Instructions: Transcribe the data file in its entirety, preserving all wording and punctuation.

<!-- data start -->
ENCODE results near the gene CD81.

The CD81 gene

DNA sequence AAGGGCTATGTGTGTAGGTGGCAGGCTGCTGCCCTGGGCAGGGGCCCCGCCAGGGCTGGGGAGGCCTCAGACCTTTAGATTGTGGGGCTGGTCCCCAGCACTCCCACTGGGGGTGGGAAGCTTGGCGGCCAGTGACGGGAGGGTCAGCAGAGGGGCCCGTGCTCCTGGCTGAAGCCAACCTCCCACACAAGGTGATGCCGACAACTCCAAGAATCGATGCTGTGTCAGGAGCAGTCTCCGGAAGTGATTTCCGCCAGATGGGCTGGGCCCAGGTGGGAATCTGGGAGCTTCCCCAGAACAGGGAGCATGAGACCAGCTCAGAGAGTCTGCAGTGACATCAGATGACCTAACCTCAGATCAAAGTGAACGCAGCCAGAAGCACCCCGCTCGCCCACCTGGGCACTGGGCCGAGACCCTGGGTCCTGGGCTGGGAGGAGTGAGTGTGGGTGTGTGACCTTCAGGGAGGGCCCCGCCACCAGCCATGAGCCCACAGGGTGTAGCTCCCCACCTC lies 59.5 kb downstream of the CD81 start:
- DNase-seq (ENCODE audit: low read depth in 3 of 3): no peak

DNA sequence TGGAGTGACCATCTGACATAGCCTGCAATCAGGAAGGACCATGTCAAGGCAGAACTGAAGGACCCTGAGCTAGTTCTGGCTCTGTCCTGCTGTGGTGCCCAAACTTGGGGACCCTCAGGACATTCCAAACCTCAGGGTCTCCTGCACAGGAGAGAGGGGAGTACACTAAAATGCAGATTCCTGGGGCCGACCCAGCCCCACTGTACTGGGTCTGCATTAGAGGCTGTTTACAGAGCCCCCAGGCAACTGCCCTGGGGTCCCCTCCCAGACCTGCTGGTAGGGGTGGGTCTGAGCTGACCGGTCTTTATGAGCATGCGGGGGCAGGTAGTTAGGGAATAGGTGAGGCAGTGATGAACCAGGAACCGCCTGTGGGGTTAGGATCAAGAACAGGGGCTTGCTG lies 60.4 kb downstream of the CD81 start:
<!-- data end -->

ENCODE results near the gene CD81.

The CD81 gene

DNA sequence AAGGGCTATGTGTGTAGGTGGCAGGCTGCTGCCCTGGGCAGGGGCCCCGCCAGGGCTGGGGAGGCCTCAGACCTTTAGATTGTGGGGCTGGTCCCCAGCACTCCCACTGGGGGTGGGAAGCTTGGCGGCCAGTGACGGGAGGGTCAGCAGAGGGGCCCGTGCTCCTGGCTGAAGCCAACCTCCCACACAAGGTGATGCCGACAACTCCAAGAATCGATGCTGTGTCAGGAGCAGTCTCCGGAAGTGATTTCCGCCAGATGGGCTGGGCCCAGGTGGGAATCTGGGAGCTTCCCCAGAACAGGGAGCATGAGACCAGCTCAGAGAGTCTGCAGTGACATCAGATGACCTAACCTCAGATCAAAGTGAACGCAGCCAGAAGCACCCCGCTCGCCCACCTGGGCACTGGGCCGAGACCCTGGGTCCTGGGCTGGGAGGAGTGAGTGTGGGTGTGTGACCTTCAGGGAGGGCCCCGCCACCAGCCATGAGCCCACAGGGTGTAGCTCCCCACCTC lies 59.5 kb downstream of the CD81 start:
- DNase-seq (ENCODE audit: low read depth in 3 of 3): no peak

DNA sequence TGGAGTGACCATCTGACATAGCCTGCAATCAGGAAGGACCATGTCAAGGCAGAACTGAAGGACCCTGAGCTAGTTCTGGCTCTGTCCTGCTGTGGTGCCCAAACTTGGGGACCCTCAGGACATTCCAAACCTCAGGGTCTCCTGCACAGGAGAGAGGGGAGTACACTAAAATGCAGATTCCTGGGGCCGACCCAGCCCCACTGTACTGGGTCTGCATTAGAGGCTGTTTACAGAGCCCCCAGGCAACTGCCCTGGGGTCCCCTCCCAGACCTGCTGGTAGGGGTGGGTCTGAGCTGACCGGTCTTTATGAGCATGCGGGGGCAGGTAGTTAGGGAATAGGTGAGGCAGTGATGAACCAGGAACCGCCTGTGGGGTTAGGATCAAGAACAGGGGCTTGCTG lies 60.4 kb downstream of the CD81 start: